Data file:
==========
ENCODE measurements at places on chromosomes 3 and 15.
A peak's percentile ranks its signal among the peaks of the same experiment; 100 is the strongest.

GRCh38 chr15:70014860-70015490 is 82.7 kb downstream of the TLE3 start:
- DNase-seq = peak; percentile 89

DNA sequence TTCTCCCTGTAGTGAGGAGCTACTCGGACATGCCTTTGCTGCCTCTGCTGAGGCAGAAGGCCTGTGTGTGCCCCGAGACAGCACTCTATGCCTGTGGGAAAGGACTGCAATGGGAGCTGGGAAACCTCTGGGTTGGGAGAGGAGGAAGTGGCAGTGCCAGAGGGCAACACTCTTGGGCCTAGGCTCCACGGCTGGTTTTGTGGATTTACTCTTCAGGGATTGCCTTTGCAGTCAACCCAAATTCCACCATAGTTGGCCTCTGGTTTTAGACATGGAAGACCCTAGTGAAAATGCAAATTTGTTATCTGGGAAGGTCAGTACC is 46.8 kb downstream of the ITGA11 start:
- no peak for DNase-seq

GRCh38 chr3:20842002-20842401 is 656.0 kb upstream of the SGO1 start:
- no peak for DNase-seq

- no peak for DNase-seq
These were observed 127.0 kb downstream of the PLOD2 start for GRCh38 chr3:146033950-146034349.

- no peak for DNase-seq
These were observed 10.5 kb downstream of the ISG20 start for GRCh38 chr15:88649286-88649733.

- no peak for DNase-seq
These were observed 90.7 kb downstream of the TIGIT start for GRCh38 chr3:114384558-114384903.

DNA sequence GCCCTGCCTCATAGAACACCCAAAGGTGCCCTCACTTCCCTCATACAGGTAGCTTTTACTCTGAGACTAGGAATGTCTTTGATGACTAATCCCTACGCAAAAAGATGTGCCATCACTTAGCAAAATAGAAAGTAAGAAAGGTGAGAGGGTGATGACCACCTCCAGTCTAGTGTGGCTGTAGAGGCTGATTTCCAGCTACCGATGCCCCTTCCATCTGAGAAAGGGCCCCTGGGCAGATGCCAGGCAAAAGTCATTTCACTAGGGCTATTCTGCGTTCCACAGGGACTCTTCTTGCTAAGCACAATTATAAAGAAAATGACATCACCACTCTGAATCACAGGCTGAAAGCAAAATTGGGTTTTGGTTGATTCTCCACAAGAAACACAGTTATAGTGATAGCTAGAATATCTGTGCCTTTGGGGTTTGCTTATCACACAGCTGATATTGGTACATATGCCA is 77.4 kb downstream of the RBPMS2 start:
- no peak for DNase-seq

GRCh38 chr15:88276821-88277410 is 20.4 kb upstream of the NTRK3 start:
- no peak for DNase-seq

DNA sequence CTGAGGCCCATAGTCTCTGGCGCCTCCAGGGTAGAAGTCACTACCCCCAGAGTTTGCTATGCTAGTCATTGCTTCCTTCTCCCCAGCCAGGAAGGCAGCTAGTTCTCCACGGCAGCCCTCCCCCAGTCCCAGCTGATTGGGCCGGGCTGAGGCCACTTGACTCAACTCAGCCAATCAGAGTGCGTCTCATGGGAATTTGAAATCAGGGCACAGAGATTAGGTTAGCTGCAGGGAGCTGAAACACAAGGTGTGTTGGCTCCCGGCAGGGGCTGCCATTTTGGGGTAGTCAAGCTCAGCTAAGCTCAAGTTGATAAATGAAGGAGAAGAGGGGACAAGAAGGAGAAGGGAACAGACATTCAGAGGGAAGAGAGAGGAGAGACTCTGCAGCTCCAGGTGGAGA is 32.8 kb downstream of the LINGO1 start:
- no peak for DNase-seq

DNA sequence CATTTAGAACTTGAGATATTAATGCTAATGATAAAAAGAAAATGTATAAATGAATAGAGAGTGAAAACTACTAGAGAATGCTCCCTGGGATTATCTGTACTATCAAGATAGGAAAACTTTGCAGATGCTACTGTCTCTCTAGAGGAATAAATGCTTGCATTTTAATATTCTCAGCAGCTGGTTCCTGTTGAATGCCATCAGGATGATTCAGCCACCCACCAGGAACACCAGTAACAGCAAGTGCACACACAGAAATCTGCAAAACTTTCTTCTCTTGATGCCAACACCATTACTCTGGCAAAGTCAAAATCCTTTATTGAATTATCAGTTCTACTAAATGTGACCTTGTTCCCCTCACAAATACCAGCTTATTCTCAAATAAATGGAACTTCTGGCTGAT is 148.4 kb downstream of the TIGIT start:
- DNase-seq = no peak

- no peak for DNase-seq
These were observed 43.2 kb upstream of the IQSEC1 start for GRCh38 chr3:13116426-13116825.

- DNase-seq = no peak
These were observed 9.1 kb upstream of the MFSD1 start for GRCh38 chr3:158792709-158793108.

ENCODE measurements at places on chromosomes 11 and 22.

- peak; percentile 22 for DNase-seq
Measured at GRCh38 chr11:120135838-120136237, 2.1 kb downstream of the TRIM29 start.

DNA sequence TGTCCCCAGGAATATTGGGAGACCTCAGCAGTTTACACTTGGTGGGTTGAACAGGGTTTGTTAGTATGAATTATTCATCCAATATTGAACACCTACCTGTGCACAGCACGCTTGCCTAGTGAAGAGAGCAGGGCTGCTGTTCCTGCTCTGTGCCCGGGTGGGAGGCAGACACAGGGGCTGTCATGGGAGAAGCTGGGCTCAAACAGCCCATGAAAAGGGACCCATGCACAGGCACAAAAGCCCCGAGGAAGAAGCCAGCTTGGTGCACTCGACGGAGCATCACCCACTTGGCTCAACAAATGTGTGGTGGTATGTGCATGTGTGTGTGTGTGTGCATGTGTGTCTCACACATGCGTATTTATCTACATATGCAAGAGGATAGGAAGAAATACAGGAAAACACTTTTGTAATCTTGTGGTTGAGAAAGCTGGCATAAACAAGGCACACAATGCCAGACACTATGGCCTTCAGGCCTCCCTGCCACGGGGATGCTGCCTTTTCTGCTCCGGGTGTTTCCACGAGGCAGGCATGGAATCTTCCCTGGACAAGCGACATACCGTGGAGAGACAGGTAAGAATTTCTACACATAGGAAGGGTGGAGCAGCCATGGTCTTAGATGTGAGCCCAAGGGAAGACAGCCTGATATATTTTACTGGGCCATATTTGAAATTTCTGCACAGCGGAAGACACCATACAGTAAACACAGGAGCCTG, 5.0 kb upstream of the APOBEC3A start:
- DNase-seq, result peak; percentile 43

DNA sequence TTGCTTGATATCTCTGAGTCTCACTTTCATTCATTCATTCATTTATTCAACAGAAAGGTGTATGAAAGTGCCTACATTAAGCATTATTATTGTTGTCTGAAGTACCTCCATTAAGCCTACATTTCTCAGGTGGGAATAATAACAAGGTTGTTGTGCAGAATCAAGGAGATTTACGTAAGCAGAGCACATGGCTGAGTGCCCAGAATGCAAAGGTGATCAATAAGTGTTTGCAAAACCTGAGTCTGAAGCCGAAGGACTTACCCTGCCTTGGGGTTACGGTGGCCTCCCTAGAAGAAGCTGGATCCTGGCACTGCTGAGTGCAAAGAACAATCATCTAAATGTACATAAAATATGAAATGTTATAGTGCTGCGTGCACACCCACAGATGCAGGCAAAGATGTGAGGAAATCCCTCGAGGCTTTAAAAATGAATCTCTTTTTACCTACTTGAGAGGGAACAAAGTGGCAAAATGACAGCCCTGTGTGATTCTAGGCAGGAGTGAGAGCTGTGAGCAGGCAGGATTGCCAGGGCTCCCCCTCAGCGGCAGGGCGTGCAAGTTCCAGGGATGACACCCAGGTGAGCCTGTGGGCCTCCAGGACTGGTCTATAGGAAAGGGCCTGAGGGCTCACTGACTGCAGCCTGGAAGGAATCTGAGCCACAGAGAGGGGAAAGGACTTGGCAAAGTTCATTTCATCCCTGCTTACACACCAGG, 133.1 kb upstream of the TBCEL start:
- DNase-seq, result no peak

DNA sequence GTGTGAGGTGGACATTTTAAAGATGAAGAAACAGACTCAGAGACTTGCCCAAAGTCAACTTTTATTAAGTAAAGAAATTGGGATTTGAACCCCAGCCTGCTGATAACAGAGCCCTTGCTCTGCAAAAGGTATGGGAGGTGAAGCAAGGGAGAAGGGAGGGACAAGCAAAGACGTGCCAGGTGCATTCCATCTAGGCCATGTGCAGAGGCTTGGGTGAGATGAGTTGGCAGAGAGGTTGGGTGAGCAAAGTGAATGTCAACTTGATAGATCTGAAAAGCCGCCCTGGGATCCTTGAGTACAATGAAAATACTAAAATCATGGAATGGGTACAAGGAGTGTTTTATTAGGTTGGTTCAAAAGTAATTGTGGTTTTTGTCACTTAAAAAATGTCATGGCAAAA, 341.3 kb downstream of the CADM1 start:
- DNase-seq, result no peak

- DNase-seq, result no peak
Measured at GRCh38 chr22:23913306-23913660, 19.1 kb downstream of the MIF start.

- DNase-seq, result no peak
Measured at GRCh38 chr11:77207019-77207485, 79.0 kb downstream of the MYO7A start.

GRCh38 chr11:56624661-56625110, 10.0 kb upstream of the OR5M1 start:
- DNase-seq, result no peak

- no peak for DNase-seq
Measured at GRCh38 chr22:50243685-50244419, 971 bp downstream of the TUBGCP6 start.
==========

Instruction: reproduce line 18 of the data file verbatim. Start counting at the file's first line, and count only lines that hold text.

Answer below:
- no peak for DNase-seq